positions, to put it in the middle. However, that doesn't make it any
more accurate or correct. IMHO the chart shouldn't even be there, but
if it is going to be there it needs to be labeled as the POV that it

    And no, I'm not going to consider a table you created in an
article you created as evidence in support of your position, that
would be rather circular. I've read that article, it is nothing more
than an attempt to push your own personal POV by cloning a previous
article and reinterpreting it, and really it should be up for speedy
VfD. In fact, you should be the one putting it up for VfD. Kev 21:35,
14 Jun 2005 (UTC)

source requested for Kev's edit

" Later, as the monopoly economy expanded, Tucker argued that vast
concentrations of wealth which arose from monopoly could eventually
sustain usury even in the absence of the state." Kev, please provide a
source. I know you said State Socialism and Anarchism by Tucker, but
could you provide a sentence or at least a paragraph that concurs,
because I don't see that in there. RJII 14:24, 14 Jun 2005 (UTC)

    SSA.38 Today the way is not so clear. The four monopolies,
unhindered, have made possible the modern development of the trust,
and the trust is now a monster which I fear, even the freest banking,
could it be instituted, would be unable to destroy. As long as the
Standard Oil group controlled only fifty millions of dollars, the
institution of free competition would have crippled it hopelessly; it
needed the money monopoly for its sustenance and its growth. Now that
it controls, directly and indirectly, perhaps ten thousand millions,
it sees in the money monopoly a convenience, to be sure, but no longer
a necessity. It can do without it. Were all restrictions upon banking
to be removed, concentrated capital could meet successfully the new
situation by setting aside annually for sacrifice a sum that would
remove every competitor from the field. Kev 17:05, 14 Jun 2005 (UTC)

The article say this about individualist anarchists: "They believed
that usury was only made possible by a government-backed monopolies on
banking, currency, and land (protection of unused land)." The quote
does not deny this fact - even in the case cited, usury was originally
made possible by statist monopoly. So the additional information is
gratuitous and overly detailed. Why is the IA section here more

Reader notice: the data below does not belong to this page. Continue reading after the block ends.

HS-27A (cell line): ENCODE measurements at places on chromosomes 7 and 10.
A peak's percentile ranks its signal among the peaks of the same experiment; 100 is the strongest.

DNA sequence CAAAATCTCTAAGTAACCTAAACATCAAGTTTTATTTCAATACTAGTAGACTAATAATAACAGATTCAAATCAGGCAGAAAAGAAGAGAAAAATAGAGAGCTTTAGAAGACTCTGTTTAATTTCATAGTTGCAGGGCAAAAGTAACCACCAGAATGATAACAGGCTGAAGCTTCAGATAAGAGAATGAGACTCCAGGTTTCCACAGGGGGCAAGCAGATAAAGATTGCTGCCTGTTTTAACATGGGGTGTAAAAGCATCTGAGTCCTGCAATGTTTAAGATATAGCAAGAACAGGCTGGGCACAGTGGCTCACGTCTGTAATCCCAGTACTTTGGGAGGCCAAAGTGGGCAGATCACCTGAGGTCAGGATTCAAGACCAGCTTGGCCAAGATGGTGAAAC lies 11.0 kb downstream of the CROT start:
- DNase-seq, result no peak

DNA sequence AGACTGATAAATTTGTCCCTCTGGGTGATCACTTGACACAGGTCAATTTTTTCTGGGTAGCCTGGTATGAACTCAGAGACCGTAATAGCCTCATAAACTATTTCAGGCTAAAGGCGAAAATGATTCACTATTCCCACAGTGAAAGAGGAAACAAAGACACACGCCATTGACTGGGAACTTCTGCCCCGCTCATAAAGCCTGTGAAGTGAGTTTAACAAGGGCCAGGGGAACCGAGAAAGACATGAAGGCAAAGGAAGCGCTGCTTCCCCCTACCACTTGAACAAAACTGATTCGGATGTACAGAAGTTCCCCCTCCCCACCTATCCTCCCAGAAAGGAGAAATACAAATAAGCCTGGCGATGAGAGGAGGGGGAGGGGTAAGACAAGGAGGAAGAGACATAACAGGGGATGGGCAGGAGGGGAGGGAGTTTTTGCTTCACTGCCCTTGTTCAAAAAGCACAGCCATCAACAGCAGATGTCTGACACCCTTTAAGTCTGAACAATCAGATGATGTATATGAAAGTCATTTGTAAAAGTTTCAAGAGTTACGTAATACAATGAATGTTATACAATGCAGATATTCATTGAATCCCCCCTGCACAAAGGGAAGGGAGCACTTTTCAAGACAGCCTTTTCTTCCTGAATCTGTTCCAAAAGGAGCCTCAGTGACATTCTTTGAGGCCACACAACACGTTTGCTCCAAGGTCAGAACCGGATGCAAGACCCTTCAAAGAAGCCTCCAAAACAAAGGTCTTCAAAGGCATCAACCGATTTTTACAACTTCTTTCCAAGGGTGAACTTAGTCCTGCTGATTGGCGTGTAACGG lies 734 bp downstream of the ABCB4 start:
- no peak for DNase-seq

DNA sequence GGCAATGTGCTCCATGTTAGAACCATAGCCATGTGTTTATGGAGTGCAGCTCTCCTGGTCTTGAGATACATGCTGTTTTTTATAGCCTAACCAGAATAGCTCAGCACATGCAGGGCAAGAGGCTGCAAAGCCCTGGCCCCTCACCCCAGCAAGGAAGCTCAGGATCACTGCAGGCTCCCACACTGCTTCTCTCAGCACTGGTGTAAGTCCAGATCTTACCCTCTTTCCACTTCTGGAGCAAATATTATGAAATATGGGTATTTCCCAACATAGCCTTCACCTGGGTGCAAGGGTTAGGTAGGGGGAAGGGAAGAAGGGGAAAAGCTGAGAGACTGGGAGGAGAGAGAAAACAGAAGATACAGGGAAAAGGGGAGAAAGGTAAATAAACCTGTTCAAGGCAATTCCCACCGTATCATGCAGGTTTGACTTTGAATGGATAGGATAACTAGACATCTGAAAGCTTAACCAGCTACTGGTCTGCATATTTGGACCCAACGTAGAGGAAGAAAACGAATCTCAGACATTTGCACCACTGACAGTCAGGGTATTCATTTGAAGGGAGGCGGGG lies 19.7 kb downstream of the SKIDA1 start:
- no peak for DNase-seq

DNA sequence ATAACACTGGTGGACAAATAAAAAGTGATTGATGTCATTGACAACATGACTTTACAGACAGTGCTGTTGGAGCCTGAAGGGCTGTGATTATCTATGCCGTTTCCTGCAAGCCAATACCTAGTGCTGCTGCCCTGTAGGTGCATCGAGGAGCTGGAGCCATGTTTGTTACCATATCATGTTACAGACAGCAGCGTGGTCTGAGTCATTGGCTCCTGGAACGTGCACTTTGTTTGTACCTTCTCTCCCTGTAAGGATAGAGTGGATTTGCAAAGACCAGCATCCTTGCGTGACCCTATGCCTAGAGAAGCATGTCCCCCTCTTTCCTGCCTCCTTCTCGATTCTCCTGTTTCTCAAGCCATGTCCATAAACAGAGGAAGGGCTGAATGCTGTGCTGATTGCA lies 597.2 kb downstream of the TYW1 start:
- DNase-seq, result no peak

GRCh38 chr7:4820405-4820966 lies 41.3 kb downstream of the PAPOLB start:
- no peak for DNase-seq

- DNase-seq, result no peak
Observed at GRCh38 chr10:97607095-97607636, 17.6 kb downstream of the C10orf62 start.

detailed than the IA article? Why is there more about mutualism and
mutual banking here than in the IA article? I think most of the
esoteric garbage here about IA should be moved to the IA article. This
ancap article should just have short comparisons, not a whole
sub-article about IA. --Hogeye 18:06, 14 Jun 2005 (UTC)

    This information is intimately relevant to the comparisons being
made. And the quote does indeed deny that usury is "only" made
possible by government backed monopolies. It clearly states that in
the absence of government-backed monopolies previously existing
concentrations of wealth would still be able to maintain usury, this
is a big departure from anarcho-capitalism. As to why this isn't
present in the IA article, I'm still working on that. Wikipedia is a
work in progress you know. I agree that the comparisons should be
short, I also believe that they should not be overly simplistic to the
point of misrepresenting the subject they are attempting to
illuminate. Kev 18:12, 14 Jun 2005 (UTC)

"The four monopolies, unhindered, have made possible the modern
development of the trust." --Hogeye 18:37, 14 Jun 2005 (UTC)

    Yes... Kev 20:07, 14 Jun 2005 (UTC)

Asthetics of portraits

The portraits looks better when the subjects are facing toward the
middle of the page. --Hogeye 18:07, 14 Jun 2005 (UTC)

A sentence I removed that you can now freak out about

However, anarcho-capitalists do not oppose mutualism and would allow
mutualist businesses to exist, since, like the individualists, they
oppose coercively intervening in contractual arrangements of others.

This is, according to the anarcho-capitalists, true. Then again, it is
also true, according to the anarcho-capitalists, that they do not
oppose any form of economics ostensibly arranged voluntarily between
two parties, be it mutualism or socialism or communism or whateverism.
All of this is already both indicated explicitly and implied in above
sections, it is redundant to the individualist section and only being